Antonia Díaz (Jacarilla, Alicante, 1965) is a PhD in Economics from the University of Minnesota and a full professor at the Carlos III University of Madrid. Her research focuses on issues of income and wealth distribution with special emphasis on the housing market. She is also editor of the well-known economy blog “Nothing is free”
Díaz signs that he “wants to believe” that we still have time to stop a deep and lasting economic crisis. He believes that the emergency response that the Government has launched (two packages, one of 18,225 million and another of 200,000 million) is going in the right direction because of its forcefulness, but believes that the question now is to see how the measures are developed and a “collective commitment” (sharing risks, risk sharing).
What do you think of the 750,000 million economic stimulus program in the face of the coronavirus emergency that He launched at midnight Wednesday the ECB?
The program is welcome. It is especially important to say that the liquidity program will take into account the different severity of the emergency in each country. Not only that, but it is recognized that this crisis is not due to economic mismanagement. In fact, the Spanish Public Health comes to this emergency in part, due to the cuts that were made to face the Great Recession. Finally, these measures are not calming the financial markets at the moment. I think this indicates that the markets know very well the game they are playing and are still betting downward. It is time to watch them very carefully.
What do you think of the economic measures that the Spanish Government has approved to fight against the economic impact of the coronavirus? Are they in line with coordinating risk sharing (sharing risks and losses in solidarity by public and private agents to affect the productive fabric as little as possible) that it defends in this article?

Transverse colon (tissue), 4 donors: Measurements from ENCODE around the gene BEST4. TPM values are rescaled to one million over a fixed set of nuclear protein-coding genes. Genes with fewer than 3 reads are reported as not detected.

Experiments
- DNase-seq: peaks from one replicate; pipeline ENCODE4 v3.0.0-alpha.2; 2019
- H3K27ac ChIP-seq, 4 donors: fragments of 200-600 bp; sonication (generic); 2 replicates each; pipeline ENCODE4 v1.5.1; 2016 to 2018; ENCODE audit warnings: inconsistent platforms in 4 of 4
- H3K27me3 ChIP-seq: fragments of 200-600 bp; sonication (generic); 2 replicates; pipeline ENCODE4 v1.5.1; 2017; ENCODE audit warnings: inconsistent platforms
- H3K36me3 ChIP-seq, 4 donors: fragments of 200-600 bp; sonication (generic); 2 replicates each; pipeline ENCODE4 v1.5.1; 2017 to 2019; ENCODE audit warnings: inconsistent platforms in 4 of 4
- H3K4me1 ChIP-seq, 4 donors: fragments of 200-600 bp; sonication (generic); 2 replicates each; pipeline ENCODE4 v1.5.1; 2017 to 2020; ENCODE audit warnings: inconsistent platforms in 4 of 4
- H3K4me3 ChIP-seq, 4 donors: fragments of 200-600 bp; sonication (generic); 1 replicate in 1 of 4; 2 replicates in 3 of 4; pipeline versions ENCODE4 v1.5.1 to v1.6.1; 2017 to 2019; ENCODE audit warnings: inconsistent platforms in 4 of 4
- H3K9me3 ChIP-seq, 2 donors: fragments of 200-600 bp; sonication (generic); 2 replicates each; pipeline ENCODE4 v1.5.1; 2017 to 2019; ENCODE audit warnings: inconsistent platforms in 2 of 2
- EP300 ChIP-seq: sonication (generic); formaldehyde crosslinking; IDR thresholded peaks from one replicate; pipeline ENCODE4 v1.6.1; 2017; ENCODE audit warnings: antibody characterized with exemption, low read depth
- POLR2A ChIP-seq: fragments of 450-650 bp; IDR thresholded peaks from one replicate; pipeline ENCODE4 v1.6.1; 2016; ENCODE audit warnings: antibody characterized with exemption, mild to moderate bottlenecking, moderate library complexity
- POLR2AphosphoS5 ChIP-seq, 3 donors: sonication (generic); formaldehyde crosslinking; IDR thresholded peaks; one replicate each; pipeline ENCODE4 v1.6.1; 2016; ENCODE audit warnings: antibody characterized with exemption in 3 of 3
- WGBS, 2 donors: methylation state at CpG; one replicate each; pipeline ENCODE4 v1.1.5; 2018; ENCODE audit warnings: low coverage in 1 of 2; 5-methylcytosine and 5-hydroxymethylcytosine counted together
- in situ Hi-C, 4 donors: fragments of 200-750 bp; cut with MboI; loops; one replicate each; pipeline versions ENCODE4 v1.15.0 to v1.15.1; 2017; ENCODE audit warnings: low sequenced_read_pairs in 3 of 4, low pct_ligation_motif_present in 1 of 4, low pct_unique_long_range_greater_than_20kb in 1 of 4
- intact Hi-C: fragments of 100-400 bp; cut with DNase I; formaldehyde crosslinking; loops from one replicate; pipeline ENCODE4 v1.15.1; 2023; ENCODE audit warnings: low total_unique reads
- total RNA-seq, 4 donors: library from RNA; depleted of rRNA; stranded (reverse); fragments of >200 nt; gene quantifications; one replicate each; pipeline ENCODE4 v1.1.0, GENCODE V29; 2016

The government package is in line with the measures that have been proposed in Germany or Italy. The point is that most of it involves a direct outlay by the State, which would need to be reserved for what corresponds. Alternatively, measures imposing a moratorium on mortgages do go in the direction of risk sharing. Also, measures to ensure the supply of electricity, water and gas to vulnerable families go in that direction.
We would like those measures to come with some additional control over the good faith of mortgage borrowers, and users of supplies, or other cases. It is important that these measures really help workers who need it. Another measure that we miss is clarifying when layoffs and bankruptcies proceed, which should always be avoided when the company is only going through this liquidity slump, the precise definition of which will depend a lot on how long the risk sharing: the “today for you, tomorrow for me.”
What would this idea of risk sharing consist of in order to avoid a further recession?